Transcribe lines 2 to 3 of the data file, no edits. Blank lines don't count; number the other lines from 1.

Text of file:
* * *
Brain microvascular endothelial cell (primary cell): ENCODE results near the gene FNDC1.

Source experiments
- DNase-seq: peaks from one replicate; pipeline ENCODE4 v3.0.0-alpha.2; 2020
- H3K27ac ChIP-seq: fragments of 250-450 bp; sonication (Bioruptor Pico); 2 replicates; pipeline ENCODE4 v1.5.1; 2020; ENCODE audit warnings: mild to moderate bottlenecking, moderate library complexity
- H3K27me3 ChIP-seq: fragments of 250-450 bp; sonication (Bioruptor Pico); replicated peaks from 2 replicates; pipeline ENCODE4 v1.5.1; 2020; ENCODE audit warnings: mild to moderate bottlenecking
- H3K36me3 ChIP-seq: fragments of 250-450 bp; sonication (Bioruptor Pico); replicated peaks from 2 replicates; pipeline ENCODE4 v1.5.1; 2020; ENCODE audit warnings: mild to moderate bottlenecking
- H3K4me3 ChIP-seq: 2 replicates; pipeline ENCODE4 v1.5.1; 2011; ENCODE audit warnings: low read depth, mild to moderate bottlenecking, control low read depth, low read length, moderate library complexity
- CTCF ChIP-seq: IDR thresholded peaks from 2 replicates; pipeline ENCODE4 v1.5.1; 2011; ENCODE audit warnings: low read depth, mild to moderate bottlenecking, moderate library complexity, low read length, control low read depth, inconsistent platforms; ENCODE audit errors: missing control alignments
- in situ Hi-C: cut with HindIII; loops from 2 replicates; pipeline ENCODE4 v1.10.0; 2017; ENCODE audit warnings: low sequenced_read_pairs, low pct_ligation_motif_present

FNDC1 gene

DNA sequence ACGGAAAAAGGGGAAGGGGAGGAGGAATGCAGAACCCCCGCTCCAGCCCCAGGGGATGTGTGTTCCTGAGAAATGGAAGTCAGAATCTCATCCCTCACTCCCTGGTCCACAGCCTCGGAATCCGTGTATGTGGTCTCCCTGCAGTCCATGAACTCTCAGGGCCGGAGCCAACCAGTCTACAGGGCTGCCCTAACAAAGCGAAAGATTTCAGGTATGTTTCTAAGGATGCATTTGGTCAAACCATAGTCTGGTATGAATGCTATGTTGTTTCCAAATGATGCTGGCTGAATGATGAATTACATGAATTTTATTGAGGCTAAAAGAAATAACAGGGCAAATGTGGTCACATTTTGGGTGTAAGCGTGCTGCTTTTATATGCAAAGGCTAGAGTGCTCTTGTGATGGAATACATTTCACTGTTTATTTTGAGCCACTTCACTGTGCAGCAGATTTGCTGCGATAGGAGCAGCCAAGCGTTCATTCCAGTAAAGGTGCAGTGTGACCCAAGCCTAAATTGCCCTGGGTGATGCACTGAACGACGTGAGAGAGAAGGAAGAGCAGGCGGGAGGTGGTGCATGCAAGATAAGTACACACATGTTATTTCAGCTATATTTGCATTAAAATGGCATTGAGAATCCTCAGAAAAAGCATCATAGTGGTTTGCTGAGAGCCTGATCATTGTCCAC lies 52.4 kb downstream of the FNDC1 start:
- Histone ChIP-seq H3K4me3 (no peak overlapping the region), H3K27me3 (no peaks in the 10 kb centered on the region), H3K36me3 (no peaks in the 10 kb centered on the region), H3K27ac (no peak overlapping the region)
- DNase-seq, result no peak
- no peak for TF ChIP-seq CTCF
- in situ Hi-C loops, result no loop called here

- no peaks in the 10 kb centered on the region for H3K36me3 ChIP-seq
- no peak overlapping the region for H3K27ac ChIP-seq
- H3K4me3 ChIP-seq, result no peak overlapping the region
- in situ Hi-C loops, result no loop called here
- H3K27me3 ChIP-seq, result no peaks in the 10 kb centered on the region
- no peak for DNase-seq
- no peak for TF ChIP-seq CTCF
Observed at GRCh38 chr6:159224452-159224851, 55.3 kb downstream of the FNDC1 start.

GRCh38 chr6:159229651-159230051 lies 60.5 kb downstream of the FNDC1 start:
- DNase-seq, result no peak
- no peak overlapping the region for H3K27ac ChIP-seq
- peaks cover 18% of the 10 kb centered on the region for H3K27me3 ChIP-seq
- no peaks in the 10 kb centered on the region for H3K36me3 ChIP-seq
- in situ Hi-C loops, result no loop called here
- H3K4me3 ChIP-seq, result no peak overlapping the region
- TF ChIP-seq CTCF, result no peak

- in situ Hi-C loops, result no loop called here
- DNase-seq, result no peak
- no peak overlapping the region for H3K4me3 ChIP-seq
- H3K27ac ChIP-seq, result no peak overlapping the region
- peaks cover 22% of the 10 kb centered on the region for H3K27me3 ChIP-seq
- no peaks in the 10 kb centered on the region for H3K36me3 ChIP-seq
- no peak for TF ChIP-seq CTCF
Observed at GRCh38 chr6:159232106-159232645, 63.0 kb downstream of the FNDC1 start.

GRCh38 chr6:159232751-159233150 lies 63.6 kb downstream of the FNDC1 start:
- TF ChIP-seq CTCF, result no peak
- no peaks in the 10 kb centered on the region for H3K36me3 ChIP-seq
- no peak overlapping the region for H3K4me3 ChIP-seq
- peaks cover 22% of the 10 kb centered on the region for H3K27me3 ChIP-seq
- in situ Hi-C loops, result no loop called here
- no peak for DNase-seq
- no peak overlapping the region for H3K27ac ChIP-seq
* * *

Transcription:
Source experiments
- DNase-seq: peaks from one replicate; pipeline ENCODE4 v3.0.0-alpha.2; 2020